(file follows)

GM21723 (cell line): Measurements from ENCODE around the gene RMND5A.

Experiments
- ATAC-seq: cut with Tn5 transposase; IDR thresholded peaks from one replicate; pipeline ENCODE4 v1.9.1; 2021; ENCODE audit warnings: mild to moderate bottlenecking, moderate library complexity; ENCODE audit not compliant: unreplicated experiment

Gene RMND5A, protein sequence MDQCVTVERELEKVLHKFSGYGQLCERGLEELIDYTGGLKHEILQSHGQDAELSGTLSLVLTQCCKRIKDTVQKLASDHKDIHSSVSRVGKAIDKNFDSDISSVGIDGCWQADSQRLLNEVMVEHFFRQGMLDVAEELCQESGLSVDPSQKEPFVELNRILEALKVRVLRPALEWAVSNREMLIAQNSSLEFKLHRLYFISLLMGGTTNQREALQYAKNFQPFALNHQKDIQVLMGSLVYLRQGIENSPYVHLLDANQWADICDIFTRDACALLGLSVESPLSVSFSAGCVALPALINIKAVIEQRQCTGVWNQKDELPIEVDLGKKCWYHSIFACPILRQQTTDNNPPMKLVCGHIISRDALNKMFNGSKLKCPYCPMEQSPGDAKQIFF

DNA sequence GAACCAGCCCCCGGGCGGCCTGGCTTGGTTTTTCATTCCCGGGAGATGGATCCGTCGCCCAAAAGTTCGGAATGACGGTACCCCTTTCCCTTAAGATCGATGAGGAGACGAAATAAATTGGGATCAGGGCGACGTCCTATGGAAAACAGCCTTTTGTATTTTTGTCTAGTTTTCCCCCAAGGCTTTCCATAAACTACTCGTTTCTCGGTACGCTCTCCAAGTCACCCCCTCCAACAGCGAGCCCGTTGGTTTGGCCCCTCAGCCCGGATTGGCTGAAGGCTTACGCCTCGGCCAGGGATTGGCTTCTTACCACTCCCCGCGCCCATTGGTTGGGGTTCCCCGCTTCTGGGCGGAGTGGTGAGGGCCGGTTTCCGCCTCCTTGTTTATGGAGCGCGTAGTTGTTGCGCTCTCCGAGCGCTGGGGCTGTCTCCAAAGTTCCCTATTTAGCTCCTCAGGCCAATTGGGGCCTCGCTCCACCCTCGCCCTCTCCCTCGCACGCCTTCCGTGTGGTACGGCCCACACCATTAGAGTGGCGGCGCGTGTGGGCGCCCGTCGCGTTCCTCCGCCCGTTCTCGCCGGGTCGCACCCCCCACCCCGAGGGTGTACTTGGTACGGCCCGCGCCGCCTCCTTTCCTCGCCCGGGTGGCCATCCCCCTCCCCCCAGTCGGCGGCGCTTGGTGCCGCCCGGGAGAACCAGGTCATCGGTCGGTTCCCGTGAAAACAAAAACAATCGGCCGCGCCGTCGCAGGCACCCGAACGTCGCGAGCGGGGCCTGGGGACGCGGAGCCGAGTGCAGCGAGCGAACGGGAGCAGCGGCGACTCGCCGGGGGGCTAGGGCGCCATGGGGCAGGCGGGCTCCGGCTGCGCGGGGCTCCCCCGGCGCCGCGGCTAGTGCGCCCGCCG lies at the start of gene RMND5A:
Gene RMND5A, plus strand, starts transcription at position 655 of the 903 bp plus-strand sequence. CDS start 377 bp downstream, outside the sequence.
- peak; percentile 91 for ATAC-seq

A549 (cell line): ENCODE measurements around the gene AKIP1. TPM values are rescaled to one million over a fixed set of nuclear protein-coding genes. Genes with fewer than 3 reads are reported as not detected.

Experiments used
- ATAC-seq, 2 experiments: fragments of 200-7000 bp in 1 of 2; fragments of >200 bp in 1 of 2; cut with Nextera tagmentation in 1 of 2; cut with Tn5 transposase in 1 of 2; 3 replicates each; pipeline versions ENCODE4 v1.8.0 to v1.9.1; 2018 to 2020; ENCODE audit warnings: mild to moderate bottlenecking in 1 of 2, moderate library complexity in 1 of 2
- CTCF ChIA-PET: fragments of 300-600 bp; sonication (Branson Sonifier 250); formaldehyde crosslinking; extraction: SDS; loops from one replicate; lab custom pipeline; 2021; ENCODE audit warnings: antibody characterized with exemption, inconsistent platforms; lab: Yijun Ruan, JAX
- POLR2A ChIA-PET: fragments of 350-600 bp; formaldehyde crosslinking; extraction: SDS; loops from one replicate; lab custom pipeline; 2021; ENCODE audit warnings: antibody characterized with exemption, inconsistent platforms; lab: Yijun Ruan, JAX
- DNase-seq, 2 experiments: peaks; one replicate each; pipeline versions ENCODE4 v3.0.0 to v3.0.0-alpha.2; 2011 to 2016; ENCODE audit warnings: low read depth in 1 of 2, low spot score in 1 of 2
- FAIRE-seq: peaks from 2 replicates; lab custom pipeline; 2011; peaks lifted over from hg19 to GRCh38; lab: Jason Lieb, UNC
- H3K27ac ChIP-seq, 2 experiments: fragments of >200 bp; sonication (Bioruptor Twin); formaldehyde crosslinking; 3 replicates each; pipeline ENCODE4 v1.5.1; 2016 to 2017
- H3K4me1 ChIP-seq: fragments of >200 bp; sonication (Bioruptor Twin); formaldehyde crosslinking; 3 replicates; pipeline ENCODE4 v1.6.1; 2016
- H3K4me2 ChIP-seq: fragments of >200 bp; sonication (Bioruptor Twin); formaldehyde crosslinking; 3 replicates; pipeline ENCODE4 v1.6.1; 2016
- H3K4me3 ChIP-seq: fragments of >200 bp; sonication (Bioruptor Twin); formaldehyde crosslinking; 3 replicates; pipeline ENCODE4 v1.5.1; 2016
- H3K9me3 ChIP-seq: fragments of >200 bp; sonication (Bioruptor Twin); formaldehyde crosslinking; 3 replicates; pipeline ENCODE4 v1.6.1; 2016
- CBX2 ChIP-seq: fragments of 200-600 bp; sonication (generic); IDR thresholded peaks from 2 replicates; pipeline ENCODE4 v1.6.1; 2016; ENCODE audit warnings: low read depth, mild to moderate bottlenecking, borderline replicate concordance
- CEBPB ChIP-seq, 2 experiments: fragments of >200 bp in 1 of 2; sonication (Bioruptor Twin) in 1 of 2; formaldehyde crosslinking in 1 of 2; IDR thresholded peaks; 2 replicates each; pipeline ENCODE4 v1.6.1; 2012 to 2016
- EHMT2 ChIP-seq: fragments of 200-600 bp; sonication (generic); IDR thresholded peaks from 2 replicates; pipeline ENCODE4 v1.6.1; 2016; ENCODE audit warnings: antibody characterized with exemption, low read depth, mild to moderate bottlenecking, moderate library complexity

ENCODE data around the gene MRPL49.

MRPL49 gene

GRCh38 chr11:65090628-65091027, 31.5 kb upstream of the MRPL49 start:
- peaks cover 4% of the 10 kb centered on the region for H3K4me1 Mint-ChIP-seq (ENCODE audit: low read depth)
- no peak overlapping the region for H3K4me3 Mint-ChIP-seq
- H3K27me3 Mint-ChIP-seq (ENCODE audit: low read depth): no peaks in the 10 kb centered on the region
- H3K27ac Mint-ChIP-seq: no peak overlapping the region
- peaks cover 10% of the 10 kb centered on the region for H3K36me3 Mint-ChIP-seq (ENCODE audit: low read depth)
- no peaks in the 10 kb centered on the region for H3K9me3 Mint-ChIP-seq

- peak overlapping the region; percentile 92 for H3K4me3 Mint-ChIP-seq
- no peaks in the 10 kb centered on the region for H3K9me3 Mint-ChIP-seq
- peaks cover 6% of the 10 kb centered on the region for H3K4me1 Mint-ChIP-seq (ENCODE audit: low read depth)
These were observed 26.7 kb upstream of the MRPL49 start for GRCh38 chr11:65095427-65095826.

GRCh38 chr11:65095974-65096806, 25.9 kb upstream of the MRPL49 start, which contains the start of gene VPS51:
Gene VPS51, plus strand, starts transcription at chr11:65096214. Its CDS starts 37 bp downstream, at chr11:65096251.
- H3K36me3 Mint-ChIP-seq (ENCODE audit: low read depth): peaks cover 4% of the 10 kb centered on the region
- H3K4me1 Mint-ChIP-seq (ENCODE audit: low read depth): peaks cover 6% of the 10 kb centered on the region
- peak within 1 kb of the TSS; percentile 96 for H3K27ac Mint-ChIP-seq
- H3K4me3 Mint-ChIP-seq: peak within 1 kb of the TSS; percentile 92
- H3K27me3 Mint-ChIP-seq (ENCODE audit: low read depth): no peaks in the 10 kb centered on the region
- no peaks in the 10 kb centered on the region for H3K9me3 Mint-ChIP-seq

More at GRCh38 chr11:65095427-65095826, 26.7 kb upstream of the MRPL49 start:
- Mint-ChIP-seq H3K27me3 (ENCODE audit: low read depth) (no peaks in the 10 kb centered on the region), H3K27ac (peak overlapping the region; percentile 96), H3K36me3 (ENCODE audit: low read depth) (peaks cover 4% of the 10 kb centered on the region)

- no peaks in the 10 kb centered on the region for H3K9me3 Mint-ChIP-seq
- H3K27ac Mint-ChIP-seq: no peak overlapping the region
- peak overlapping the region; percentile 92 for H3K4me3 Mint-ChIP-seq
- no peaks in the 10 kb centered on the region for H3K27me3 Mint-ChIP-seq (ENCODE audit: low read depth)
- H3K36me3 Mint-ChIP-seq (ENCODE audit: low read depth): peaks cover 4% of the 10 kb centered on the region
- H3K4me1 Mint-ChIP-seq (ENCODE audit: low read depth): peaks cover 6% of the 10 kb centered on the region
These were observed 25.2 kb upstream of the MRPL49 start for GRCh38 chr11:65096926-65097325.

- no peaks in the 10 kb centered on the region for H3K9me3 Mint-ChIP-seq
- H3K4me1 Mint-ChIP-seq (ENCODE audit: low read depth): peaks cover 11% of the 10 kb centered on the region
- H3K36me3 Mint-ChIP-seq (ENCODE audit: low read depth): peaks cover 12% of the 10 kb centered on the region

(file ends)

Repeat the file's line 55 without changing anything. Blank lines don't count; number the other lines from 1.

- H3K36me3 Mint-ChIP-seq (ENCODE audit: low read depth): peaks cover 12% of the 10 kb centered on the region